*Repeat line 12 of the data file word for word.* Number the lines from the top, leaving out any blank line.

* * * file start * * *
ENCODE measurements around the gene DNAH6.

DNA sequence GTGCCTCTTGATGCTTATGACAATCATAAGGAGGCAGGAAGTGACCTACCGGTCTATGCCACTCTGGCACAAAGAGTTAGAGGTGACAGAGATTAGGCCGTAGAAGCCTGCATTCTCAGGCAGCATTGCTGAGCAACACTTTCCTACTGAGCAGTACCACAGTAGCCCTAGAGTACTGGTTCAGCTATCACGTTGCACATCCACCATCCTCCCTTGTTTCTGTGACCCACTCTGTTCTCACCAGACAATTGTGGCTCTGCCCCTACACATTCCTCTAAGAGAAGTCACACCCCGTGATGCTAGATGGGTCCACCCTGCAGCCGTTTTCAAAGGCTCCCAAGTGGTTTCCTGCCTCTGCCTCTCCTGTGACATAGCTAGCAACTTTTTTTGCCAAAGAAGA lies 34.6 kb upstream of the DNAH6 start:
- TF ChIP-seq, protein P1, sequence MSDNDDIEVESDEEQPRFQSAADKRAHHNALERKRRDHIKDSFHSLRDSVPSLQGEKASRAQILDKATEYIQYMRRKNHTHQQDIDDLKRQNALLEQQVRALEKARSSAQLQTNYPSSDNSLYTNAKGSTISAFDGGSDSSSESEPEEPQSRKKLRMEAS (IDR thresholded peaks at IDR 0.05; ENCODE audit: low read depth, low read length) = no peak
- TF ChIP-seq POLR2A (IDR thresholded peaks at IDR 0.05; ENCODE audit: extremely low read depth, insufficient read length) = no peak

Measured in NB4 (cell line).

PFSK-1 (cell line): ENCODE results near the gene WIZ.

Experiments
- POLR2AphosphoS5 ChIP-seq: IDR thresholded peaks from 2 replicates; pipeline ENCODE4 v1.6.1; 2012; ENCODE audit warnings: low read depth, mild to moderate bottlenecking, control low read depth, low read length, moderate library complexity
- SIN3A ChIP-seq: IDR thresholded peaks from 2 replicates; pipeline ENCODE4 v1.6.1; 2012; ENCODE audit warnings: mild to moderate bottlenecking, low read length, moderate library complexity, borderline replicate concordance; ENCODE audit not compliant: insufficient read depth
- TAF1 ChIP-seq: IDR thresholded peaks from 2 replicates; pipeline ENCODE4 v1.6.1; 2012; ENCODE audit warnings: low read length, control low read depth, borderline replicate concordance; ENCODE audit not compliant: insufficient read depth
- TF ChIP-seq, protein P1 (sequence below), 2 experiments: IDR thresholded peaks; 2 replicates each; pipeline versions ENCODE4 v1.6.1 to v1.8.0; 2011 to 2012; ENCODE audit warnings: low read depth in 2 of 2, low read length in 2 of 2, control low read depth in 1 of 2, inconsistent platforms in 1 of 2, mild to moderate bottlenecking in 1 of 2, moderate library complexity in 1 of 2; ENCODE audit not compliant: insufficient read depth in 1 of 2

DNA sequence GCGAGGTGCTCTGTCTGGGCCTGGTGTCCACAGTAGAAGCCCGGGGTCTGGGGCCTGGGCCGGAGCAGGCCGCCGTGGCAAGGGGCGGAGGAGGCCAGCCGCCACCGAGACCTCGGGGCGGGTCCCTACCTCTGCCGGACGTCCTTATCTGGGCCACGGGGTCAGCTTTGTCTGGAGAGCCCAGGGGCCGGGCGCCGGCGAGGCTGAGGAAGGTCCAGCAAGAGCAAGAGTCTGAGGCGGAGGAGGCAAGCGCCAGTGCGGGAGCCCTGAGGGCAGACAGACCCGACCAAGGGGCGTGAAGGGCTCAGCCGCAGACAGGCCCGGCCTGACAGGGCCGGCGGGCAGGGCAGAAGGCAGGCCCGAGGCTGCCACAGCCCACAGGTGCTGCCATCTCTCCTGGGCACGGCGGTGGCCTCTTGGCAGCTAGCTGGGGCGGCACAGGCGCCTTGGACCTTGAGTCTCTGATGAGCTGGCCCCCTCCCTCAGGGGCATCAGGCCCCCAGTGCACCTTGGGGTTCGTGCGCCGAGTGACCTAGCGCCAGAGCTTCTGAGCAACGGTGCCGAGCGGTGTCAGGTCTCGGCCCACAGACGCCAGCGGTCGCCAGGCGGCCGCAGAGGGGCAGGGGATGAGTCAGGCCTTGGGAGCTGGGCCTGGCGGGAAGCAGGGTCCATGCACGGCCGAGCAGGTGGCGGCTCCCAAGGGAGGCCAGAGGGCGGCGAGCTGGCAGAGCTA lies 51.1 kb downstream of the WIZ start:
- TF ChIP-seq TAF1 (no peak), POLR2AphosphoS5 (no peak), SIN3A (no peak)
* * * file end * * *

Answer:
DNA sequence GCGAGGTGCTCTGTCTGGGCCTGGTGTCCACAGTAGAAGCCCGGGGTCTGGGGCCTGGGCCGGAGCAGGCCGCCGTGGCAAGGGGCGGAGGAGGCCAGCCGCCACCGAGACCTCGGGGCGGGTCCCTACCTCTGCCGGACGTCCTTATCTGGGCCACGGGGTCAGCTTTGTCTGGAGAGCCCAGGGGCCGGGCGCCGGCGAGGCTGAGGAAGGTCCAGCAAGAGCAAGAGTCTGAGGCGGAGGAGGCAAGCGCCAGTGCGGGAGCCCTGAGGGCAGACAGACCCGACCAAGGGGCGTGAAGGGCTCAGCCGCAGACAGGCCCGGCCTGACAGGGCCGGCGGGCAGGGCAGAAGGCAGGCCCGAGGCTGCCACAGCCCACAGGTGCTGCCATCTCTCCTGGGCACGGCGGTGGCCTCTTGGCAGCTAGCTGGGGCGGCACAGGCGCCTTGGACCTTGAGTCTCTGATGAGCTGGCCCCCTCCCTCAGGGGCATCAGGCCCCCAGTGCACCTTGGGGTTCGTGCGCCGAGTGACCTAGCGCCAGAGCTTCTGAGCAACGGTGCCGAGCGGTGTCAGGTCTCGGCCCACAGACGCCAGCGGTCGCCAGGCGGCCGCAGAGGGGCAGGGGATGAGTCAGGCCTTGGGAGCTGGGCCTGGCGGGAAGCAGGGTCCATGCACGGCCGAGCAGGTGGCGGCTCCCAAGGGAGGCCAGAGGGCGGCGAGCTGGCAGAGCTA lies 51.1 kb downstream of the WIZ start: